At BoingBoing, David Pescovitz posts a theory tracing the origin of abrasive and deprecatory Jewish humor, and the characteristic attitude of the City of New York, to a disastrous event of the 17th century.
According to UC Berkeley theater arts professor Mel Gordon — author of Siegel and Shuster’s Funnyman and Voluptuous Panic — it goes back hundreds of years before the Borscht Belt. Gordon argues that the Badkhn, a jester-like comedian figure common at weddings and Purim celebrations in East European shtetls, was the father of what we know as Jewish humor today. The Badkhn act was only one of many styles of Jewish comedy popular in the shtetls. Then, in the mid-17th century, 100,000 Jews in Ukraine were killed in a pogrom carried out by Cossacks. The ultraorthodox Rabbis of Poland and Ukraine decided that the pogroms were a punishment from God and that Jews should lead stricter lives and not have as much fun. So comedy acts had to go. But on July 3, 1661, the Badkhn was given a special exemption. From the Jerusalem Post:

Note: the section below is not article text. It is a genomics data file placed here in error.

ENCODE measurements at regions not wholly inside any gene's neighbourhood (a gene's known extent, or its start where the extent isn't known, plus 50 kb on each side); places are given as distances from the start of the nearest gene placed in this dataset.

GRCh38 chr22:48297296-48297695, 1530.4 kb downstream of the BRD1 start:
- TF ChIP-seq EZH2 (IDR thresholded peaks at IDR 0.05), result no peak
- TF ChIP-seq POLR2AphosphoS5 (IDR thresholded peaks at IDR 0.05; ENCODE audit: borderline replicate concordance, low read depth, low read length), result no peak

…A rabbi asked his colleagues, what about the badkhn? Heâ€™s not really funny, the rabbi said. In fact, heâ€™s abusive.
The elders agreed, and the badkhn was exempted from the ban — he wasn’t a merrymaker and wasn’t encouraging levity. And thatâ€™s how the badkhn became the only Jewish comic permitted in the shtetls, Gordon says, and how his particular brand of sarcastic, bleak humor set the tone for what we know today as Jewish comedy. Before the 1660s, the badkhn was the least popular Jewish entertainer â€“ now he was the sole survivor.
â€œJewish humor used to be the same as that of the host country,â€ Gordon said. â€œNow it began to deviate from mainstream European humor. It became more aggressive, meaner. All of Jewish humor changed…”
Little remains of the badkhn today outside Chasidic communities, where they are the stars of the yearly Purim spiels. When Gordon lived in New York in the 1980s, he would take journalists to Chasidic synagogues in Brooklyn every spring to witness these raucous celebrations.
But the badkhnâ€™s influence is still felt in mainstream culture, Gordon says, from the Borsch Belt humor of the 1920s and â€˜30s, to contemporary Italian and African-American comedians who trade in barbed insults and self-deprecation.
â€œEven today, almost all Jewish entertainers have badkhn humor,” Gordon said. “Sarah Silverman is completely badkhn.
Hat tip to Leah Libresco.